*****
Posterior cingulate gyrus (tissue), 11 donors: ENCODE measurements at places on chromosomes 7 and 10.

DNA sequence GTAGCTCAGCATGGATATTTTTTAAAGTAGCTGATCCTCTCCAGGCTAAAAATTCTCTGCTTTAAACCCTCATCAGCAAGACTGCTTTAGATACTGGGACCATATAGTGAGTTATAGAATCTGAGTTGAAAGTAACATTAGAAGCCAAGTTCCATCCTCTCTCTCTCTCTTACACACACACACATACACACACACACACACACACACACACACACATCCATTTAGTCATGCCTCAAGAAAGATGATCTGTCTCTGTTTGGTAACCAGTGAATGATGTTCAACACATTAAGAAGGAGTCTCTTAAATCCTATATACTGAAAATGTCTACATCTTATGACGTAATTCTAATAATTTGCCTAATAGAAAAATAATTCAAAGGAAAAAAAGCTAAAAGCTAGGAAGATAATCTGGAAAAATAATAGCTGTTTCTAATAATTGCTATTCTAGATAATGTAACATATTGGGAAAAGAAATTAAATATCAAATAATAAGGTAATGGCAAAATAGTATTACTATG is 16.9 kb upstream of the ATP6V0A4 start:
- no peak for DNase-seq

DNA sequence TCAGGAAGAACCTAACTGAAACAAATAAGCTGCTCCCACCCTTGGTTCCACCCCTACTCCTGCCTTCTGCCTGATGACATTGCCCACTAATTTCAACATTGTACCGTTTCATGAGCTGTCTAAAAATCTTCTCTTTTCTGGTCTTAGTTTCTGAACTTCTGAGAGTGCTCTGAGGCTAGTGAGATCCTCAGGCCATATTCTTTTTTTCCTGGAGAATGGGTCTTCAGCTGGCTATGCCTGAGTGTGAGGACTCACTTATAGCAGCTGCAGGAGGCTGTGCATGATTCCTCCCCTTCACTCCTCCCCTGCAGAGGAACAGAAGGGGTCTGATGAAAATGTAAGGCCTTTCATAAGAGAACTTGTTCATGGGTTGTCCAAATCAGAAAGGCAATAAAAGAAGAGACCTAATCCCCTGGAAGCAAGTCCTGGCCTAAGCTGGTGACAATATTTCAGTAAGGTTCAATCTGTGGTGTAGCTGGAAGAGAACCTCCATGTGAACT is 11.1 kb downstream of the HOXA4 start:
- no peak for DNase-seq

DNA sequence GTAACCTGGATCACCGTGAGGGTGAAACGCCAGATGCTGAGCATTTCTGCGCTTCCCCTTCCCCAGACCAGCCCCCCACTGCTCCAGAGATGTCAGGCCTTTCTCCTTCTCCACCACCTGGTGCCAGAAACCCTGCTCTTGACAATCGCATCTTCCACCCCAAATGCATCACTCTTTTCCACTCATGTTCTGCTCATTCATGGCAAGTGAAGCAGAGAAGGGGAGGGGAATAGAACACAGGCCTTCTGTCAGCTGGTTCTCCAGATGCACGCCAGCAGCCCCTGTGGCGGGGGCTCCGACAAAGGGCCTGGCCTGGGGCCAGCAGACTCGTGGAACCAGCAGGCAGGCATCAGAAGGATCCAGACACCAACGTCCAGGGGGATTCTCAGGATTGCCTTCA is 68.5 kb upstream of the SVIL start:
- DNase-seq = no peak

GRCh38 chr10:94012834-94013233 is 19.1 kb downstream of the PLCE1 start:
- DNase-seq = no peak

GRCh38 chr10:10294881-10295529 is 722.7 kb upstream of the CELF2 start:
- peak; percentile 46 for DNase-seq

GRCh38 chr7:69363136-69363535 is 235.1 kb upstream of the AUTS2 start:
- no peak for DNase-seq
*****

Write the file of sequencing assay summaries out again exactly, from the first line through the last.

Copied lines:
Posterior cingulate gyrus (tissue), 11 donors: ENCODE measurements at places on chromosomes 7 and 10.

DNA sequence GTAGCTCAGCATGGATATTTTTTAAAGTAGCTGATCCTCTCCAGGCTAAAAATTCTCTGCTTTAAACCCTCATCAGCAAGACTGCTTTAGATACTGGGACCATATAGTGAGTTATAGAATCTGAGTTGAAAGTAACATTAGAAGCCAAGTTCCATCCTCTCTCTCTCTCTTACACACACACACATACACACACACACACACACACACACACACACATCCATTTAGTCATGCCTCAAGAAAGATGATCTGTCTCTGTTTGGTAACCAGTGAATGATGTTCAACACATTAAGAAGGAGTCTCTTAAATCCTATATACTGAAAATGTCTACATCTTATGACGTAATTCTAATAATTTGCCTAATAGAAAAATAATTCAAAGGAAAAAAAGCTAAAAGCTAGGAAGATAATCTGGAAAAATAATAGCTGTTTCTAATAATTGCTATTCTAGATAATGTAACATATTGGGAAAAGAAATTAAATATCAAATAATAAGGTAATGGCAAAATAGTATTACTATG is 16.9 kb upstream of the ATP6V0A4 start:
- no peak for DNase-seq

DNA sequence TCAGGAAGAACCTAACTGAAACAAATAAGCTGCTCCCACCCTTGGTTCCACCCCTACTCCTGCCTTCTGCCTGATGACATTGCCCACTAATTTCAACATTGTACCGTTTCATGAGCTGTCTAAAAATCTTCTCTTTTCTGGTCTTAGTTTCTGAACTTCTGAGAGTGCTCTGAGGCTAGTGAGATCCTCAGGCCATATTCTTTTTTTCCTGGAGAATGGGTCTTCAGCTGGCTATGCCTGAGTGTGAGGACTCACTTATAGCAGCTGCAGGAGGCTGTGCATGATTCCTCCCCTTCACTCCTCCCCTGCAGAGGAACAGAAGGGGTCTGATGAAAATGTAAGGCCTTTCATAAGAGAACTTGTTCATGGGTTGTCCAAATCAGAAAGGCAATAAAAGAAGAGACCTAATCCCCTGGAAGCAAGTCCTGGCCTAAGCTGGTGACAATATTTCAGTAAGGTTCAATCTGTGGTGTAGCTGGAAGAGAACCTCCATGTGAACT is 11.1 kb downstream of the HOXA4 start:
- no peak for DNase-seq

DNA sequence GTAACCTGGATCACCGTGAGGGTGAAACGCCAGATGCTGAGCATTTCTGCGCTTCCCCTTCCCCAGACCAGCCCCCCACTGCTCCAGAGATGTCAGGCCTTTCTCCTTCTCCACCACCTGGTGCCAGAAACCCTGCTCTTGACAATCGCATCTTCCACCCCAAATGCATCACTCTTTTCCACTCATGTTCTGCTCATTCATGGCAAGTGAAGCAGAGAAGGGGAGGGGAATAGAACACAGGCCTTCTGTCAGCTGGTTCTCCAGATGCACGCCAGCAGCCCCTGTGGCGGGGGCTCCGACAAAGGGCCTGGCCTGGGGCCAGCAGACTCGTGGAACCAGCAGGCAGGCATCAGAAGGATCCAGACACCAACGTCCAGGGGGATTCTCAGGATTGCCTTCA is 68.5 kb upstream of the SVIL start:
- DNase-seq = no peak

GRCh38 chr10:94012834-94013233 is 19.1 kb downstream of the PLCE1 start:
- DNase-seq = no peak

GRCh38 chr10:10294881-10295529 is 722.7 kb upstream of the CELF2 start:
- peak; percentile 46 for DNase-seq

GRCh38 chr7:69363136-69363535 is 235.1 kb upstream of the AUTS2 start:
- no peak for DNase-seq